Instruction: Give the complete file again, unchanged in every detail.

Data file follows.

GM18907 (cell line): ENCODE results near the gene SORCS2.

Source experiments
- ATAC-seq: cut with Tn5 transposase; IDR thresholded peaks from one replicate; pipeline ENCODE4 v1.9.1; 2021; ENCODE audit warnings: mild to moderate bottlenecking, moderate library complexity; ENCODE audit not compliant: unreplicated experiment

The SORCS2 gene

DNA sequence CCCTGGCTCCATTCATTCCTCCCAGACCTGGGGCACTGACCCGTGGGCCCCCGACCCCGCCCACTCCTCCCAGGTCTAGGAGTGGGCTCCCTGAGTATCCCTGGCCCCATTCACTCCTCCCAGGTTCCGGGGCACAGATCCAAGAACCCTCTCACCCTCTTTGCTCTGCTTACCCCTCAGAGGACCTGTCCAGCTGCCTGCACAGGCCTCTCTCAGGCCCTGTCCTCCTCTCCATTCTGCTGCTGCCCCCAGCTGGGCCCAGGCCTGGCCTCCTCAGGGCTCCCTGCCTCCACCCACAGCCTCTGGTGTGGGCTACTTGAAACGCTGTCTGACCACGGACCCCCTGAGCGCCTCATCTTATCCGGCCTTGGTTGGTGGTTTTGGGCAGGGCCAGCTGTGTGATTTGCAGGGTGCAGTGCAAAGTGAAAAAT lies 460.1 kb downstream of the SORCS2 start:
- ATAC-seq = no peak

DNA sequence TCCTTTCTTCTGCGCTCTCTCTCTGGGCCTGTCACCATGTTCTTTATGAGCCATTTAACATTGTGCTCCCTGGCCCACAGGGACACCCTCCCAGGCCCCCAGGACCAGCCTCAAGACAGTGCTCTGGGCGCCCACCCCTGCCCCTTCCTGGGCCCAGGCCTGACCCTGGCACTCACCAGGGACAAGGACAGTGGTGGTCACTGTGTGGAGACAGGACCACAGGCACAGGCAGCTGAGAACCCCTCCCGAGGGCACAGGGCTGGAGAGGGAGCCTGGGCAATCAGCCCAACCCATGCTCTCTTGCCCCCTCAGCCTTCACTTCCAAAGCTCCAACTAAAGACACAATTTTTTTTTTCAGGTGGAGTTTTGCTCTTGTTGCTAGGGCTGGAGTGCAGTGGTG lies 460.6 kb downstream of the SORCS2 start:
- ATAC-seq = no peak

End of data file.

GM18907 (cell line): ENCODE results near the gene SORCS2.

Source experiments
- ATAC-seq: cut with Tn5 transposase; IDR thresholded peaks from one replicate; pipeline ENCODE4 v1.9.1; 2021; ENCODE audit warnings: mild to moderate bottlenecking, moderate library complexity; ENCODE audit not compliant: unreplicated experiment

The SORCS2 gene

DNA sequence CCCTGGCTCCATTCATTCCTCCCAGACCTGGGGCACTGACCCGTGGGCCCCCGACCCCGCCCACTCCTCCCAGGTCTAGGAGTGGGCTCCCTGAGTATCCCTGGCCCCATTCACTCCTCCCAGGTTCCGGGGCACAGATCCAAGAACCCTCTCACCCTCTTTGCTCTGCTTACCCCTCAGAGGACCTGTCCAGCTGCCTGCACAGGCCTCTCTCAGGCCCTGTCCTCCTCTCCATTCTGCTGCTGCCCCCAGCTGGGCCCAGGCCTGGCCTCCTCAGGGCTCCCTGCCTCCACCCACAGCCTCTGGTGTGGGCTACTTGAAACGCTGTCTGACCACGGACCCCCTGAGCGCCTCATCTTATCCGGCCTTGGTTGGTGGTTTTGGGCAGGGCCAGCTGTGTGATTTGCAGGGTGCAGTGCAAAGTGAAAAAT lies 460.1 kb downstream of the SORCS2 start:
- ATAC-seq = no peak

DNA sequence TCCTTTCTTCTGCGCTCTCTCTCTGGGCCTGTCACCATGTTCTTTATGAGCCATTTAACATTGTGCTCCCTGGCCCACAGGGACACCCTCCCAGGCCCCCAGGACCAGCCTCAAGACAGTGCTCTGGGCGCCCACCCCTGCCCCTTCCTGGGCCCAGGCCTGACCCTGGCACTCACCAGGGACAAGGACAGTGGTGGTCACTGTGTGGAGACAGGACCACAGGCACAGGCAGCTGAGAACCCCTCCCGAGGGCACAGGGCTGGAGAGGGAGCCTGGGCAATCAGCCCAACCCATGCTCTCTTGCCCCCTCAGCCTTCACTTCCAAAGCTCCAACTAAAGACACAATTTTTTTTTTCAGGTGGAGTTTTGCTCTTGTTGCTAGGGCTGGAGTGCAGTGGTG lies 460.6 kb downstream of the SORCS2 start:
- ATAC-seq = no peak